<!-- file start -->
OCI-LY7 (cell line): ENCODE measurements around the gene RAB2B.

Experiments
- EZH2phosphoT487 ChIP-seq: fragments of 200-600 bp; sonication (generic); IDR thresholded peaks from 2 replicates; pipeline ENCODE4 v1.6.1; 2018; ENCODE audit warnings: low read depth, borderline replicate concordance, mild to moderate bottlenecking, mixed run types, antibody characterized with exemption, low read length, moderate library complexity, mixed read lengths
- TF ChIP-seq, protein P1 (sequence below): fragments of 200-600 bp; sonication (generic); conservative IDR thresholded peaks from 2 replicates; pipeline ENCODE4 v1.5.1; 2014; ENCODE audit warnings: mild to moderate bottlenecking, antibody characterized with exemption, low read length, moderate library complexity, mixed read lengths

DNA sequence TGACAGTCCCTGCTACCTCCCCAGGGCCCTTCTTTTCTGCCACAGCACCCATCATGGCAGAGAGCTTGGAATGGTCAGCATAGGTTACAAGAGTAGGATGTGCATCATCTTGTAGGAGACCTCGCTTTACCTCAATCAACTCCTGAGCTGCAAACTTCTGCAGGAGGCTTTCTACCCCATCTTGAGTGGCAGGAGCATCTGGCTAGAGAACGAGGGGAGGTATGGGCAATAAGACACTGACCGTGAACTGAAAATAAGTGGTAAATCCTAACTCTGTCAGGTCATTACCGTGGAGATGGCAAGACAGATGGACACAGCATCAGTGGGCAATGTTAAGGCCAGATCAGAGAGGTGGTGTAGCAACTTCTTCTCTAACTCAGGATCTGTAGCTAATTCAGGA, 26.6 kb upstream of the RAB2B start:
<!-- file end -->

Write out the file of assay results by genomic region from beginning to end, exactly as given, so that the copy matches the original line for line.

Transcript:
OCI-LY7 (cell line): ENCODE measurements around the gene RAB2B.

Experiments
- EZH2phosphoT487 ChIP-seq: fragments of 200-600 bp; sonication (generic); IDR thresholded peaks from 2 replicates; pipeline ENCODE4 v1.6.1; 2018; ENCODE audit warnings: low read depth, borderline replicate concordance, mild to moderate bottlenecking, mixed run types, antibody characterized with exemption, low read length, moderate library complexity, mixed read lengths
- TF ChIP-seq, protein P1 (sequence below): fragments of 200-600 bp; sonication (generic); conservative IDR thresholded peaks from 2 replicates; pipeline ENCODE4 v1.5.1; 2014; ENCODE audit warnings: mild to moderate bottlenecking, antibody characterized with exemption, low read length, moderate library complexity, mixed read lengths

DNA sequence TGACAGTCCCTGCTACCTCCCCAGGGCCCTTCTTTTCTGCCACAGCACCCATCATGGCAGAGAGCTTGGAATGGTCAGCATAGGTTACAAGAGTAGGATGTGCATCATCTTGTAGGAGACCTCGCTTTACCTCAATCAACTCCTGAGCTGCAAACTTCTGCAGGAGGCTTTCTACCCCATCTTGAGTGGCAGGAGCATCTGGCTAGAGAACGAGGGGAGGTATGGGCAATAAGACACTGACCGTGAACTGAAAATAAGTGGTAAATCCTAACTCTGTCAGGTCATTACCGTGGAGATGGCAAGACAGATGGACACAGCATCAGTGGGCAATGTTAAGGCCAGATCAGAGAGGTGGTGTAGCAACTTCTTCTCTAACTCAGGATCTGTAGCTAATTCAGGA, 26.6 kb upstream of the RAB2B start: